Since its beginning 50 years ago, the opposition’s televised appraisal of the president’s State of the Union address has been as much about the messenger as it has the message. In 1966, the “square jaws” and “fullback’s shoulders” of the 52 year-old Gerald Ford—then the minority leader of the House—were a marked contrast to the “weathered visage” of his 70 year-old partner, Sen. Everett Dirksen, according to The New York Times. “To many Americans, [Ford] may have seemed the new, young face of a different Republican Party.”
This year, South Carolina Gov. Nikki Haley presented the new, young face of the Republican Party, which has struggled to attract voters who look like her. In her nearly 10-minute speech, Haley referenced early on that she is the “proud daughter” of Indian immigrants and implicitly rebuked the Republican candidate who has dominated the presidential campaign trail, Donald Trump, who has called for closing U.S. borders to Muslims.
"I am the proud daughter of Indian immigrants who reminded my brothers, my sister, and me every day how blessed we were to live in this country,” said Haley. “My story is really not much different from millions of other Americans. Immigrants have been coming to our shores for generations to live the dream that is America.”
“Today, we live in a time of threats like few others in recent memory,” she added. “During anxious times, it can be tempting to follow the siren call of the angriest voices. We must resist that temptation. No one who is willing to work hard, abide by our laws, and love our traditions should ever feel unwelcome in this country."
At 43, Haley is the country’s youngest governor. But like Ford’s speech, her rebuttal didn’t put forward many novel ideas revealing a new perspective. She called for an end to Obamacare, respecting religious liberty, and rolling back the federal government’s role in education policy. And she said that America “must not let in refugees whose intentions cannot be determined,” reminding those of her call with many other Republican governors to block resettling Syrian refugees in their states despite Obama administration claims that the vetting process is thorough.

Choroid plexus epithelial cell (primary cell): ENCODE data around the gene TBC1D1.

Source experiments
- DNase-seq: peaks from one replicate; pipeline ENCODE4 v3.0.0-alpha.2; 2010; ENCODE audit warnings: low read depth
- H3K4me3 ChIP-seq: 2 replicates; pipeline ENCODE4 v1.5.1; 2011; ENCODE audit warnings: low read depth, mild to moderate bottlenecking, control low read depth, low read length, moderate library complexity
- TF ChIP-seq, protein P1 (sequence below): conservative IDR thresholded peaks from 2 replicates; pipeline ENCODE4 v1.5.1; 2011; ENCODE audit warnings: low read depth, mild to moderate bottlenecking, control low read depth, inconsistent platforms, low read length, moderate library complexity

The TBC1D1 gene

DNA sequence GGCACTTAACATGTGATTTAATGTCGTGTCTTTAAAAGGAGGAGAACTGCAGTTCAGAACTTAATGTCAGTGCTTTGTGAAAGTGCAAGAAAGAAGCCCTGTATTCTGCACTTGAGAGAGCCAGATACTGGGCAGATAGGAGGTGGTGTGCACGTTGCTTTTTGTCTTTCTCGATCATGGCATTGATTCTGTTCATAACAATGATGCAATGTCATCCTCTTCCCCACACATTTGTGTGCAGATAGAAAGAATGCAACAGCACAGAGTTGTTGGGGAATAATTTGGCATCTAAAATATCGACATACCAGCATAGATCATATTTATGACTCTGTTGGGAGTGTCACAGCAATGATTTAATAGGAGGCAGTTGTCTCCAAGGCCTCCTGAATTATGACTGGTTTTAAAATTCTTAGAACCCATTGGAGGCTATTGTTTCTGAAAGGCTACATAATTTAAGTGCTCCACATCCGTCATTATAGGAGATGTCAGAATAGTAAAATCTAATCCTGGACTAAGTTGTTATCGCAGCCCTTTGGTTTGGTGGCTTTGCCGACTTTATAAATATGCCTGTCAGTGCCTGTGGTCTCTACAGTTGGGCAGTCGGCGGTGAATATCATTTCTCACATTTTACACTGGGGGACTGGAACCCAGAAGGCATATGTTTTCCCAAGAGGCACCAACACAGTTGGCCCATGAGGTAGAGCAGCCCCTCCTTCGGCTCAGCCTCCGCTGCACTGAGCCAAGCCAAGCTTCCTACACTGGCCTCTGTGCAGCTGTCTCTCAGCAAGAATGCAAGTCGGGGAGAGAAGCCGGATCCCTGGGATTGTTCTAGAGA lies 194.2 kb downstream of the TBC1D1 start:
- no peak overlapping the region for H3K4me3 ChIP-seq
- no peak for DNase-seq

She also explained how a Republican president would be different in terms typical of a GOP congressman’s floor speech, calling for lower taxes and a stronger military, “brakes on runaway spending and debt,” respecting the Second Amendment, and international deals “celebrated in Israel and protested in Iran.”
But before she did, she spoke from a place that no one else could, as her state’s leader following last year’s shooting at historic Emanuel African Methodist Episcopal Church in Charleston that left nine dead. The tragedy spurred Haley and others to take down the accused shooter’s revered Confederate flag from the State House, where it flew for 54 years.
“We didn’t turn against each other’s race or religion,” she said. “We turned toward God, and to the values that have long made our country the freest and greatest in the world. We removed a symbol that was being used to divide us, and we found a strength that united us against a domestic terrorist and the hate that filled him.”
She then turned to an “important lesson” learned, one that could well have been aimed at the presidential candidates gearing up for the first-in-the-nation Iowa caucuses in less than three weeks.
“Some people think that you have to be the loudest voice in the room to make a difference,” she said. “That’s just not true. Often, the best thing we can do is turn down the volume. When the sound is quieter, you can actually hear what someone else is saying. And that can make a world of difference.”
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Alex Rogers covers Congress as a staff correspondent for National Journal. He previously worked as a political reporter at TIME. He is a native of Bethesda, Maryland and a graduate of Vanderbilt University.